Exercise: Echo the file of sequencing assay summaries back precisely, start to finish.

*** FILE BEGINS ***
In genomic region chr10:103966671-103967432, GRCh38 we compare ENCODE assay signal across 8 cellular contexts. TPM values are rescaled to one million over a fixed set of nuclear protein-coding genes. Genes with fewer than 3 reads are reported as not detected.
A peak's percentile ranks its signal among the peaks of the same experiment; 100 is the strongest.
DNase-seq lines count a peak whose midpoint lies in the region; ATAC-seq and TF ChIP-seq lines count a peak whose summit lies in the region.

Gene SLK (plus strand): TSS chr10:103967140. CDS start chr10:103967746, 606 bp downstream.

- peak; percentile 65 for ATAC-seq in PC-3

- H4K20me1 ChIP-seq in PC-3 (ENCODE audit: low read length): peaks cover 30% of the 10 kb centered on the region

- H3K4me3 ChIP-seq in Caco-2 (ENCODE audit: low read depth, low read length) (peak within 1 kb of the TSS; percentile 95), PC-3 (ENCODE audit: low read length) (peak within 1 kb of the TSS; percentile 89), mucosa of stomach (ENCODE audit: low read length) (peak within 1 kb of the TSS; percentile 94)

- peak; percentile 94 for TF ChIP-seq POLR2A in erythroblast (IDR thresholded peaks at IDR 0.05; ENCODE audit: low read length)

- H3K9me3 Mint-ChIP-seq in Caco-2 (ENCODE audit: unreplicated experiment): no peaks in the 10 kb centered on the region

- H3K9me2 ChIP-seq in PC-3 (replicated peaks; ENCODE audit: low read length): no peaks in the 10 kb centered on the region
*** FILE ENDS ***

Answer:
In genomic region chr10:103966671-103967432, GRCh38 we compare ENCODE assay signal across 8 cellular contexts. TPM values are rescaled to one million over a fixed set of nuclear protein-coding genes. Genes with fewer than 3 reads are reported as not detected.
A peak's percentile ranks its signal among the peaks of the same experiment; 100 is the strongest.
DNase-seq lines count a peak whose midpoint lies in the region; ATAC-seq and TF ChIP-seq lines count a peak whose summit lies in the region.

Gene SLK (plus strand): TSS chr10:103967140. CDS start chr10:103967746, 606 bp downstream.

- peak; percentile 65 for ATAC-seq in PC-3

- H4K20me1 ChIP-seq in PC-3 (ENCODE audit: low read length): peaks cover 30% of the 10 kb centered on the region

- H3K4me3 ChIP-seq in Caco-2 (ENCODE audit: low read depth, low read length) (peak within 1 kb of the TSS; percentile 95), PC-3 (ENCODE audit: low read length) (peak within 1 kb of the TSS; percentile 89), mucosa of stomach (ENCODE audit: low read length) (peak within 1 kb of the TSS; percentile 94)

- peak; percentile 94 for TF ChIP-seq POLR2A in erythroblast (IDR thresholded peaks at IDR 0.05; ENCODE audit: low read length)

- H3K9me3 Mint-ChIP-seq in Caco-2 (ENCODE audit: unreplicated experiment): no peaks in the 10 kb centered on the region

- H3K9me2 ChIP-seq in PC-3 (replicated peaks; ENCODE audit: low read length): no peaks in the 10 kb centered on the region